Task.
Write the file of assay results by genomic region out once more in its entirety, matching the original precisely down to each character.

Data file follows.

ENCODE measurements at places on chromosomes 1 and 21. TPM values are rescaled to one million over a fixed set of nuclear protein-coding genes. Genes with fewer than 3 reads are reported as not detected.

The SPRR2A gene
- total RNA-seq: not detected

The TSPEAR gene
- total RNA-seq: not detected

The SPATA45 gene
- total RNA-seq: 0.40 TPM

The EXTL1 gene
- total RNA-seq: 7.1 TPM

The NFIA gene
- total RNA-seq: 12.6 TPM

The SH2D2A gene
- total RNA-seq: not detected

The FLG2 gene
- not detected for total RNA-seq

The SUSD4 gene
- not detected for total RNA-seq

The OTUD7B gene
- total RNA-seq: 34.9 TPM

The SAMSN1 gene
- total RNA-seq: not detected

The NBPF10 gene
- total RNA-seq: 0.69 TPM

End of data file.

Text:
ENCODE measurements at places on chromosomes 1 and 21. TPM values are rescaled to one million over a fixed set of nuclear protein-coding genes. Genes with fewer than 3 reads are reported as not detected.

The SPRR2A gene
- total RNA-seq: not detected

The TSPEAR gene
- total RNA-seq: not detected

The SPATA45 gene
- total RNA-seq: 0.40 TPM

The EXTL1 gene
- total RNA-seq: 7.1 TPM

The NFIA gene
- total RNA-seq: 12.6 TPM

The SH2D2A gene
- total RNA-seq: not detected

The FLG2 gene
- not detected for total RNA-seq

The SUSD4 gene
- not detected for total RNA-seq

The OTUD7B gene
- total RNA-seq: 34.9 TPM

The SAMSN1 gene
- total RNA-seq: not detected

The NBPF10 gene
- total RNA-seq: 0.69 TPM